In localism, place matters. Local ecosystems provide both resources and constraints to an area’s activity. People and communities evolve within unique natural and social assets of where they are based. Ecosystem health is preserved through the local adaptation of knowledge, products, cultures and practices. This special issue contends that in fashion, place also matters. It explores fashion localism as a cornerstone principle and practice of sustainability where place-based and community values describe a fashion system reconceptualised by scale, stewardship and sufficiency.

The special issue will examine fashion localism from multiple perspectives.  We welcome contributions that investigate (but are not limited to) the following topics:

  • Local or regional activity as part of self-reliant fashion communities;
  • The relationship between ecosystems, soil, watersheds (etc) and fashion production;
  • Explicit normative framework of localism in fashion;
  • Analytical paradigm of localism in the context of clothing and dress;
  • An exploration of the social nature of localism;
  • The role of consumption, consumers and non-market actors in localism in the fashion context;
  • The role of diversity, scale and resilience within fashion systems.
  • The role of legislation and marketing in leveraging a change from globalized to localized fashion systems.

Submission Instructions

Papers of between 6,000 and 8,000 words should be sent by the deadline: 1st June 2017 to the guest co-editors, earlier where possible. The guest editors invite would-be contributors to contact them to discuss potential submissions well in advance of the deadline and also welcome proposals about submissions in other formats.

Authors are advised to consult the Taylor and Francis website for author instructions and style guidelines at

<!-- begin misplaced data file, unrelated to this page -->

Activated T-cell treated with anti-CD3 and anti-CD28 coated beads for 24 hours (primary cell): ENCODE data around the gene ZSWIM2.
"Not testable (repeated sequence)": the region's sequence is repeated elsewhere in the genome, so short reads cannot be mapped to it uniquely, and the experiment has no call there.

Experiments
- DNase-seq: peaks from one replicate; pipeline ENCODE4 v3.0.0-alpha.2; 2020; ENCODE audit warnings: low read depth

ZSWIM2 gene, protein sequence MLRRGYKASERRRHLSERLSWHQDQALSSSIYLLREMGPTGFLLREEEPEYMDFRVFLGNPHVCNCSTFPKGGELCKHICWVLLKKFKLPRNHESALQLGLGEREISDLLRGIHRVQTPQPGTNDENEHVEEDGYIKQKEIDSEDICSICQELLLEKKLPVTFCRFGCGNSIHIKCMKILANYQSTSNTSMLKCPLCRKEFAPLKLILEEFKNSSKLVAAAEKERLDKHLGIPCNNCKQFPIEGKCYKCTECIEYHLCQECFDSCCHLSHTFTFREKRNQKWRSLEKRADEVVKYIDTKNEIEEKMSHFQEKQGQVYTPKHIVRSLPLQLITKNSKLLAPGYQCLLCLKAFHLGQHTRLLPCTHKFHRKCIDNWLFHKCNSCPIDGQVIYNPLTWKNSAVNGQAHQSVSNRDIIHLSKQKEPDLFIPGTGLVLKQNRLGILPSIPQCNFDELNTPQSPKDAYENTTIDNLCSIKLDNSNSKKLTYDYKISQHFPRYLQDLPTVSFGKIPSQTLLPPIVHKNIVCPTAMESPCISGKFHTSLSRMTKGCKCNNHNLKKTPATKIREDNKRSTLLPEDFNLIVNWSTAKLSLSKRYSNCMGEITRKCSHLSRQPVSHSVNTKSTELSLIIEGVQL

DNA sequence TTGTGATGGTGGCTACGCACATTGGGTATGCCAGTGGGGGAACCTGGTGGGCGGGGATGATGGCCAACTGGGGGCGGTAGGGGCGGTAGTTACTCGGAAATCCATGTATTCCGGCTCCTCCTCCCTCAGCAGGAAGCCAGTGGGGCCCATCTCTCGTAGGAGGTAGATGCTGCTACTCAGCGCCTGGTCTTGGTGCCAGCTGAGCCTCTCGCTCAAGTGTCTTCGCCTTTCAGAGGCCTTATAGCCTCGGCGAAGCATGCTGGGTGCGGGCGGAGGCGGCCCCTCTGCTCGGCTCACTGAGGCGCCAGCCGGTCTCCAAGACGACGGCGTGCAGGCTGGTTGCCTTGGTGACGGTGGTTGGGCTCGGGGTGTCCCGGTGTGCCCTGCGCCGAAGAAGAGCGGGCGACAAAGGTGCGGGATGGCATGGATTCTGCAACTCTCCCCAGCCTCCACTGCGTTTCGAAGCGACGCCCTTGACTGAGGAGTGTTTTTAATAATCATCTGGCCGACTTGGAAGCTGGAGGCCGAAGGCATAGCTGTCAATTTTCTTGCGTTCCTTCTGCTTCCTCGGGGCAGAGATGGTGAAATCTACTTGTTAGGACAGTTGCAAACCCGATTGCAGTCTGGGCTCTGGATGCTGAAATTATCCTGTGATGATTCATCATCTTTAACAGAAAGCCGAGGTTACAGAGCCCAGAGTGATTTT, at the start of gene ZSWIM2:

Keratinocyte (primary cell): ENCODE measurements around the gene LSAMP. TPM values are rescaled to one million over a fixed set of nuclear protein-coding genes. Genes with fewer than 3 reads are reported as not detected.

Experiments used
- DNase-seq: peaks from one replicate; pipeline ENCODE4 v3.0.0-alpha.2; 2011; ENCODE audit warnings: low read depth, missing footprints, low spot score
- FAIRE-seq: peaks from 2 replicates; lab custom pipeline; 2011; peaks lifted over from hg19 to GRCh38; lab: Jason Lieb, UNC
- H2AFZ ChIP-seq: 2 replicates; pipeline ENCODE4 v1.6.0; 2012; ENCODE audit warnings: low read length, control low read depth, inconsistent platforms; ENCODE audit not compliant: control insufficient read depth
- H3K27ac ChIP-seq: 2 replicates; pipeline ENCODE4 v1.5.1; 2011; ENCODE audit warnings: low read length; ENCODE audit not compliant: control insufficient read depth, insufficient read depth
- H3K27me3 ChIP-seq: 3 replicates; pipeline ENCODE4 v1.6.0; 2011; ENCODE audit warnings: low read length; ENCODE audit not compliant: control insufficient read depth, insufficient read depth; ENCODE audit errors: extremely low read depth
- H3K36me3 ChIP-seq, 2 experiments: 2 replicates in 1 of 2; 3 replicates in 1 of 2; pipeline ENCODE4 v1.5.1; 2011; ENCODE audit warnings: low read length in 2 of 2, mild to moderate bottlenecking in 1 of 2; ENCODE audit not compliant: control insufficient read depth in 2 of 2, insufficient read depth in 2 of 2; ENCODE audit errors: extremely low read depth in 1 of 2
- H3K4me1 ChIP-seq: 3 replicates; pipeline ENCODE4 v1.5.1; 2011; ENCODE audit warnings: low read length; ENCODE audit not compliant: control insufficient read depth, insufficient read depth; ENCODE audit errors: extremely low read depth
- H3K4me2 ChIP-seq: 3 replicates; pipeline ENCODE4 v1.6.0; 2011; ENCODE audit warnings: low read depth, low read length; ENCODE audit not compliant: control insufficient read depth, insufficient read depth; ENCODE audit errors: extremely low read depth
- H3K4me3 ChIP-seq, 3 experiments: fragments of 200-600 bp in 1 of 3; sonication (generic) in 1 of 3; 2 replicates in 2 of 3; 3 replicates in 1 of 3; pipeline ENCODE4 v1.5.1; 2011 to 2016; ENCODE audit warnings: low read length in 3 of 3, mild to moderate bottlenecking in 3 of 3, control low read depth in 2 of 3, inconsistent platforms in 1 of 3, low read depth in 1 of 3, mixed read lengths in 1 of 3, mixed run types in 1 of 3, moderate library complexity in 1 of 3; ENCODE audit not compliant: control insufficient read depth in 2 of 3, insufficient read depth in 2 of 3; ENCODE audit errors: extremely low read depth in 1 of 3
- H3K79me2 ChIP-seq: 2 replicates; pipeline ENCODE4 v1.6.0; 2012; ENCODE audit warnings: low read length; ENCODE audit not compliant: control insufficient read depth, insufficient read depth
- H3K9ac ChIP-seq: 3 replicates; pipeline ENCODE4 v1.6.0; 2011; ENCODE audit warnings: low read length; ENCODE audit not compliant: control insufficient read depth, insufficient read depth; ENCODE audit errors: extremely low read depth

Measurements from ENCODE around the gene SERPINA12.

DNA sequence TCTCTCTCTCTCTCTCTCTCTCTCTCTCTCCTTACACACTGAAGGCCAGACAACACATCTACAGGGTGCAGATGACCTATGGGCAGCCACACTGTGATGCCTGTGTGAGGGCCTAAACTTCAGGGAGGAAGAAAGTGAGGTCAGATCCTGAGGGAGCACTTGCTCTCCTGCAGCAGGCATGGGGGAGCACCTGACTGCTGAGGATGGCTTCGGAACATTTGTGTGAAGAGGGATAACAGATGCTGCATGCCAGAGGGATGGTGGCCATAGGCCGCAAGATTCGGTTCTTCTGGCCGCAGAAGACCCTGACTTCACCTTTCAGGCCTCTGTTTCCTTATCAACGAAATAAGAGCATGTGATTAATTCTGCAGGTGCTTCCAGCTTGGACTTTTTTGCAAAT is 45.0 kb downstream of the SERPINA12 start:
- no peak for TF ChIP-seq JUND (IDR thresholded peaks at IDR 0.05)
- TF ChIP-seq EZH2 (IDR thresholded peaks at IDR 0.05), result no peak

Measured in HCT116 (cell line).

Editorial information

Guest Editor: Kate Fletcher, Centre for Sustainable Fashion, University of the Arts London(

Guest Editor: Ingun Grimstad Klepp, Consumption Research Norway (SIFO)(

BIAS: The Fashion and Celebration Issue
Feb 11

BIAS: The Fashion and Celebration Issue

Extended deadline: February 10, 2017

We welcome submissions from all disciplines and all degree levels, from The New School and beyond. There are no qualifications required for submission – all you need to do is send us your work. We are especially interested in submissions that address the following themes:

  • How does fashion celebrate the body?
  • Is fashion a space for celebration?
  • How do fashion and the celebration of individuality intersect?
  • How can fashion be used to celebrate identities within power structures that sublimate them?

While we are interested in academic, journalistic, and non-fiction writing, we also encourage the submission of multimedia and practice-based work, including (but not limited to):

  • Visual art (illustration, photography, prints)
  • Design projects (garments, accessories, etc.)

Fashion and Celebration will be published online and in print this spring. Fashion practitioners, scholars and enthusiasts around the world will read your submission, so this is an excellent opportunity to gain valuable exposure and publishing experience.

Please contact our editors if you have any questions, or would like to submit your work for publication!

Trending Now: The changing geographies of fashion in the digital age
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Trending Now: The changing geographies of fashion in the digital age

Call for Papers: RGS-IBG August 29 – September 1, 2017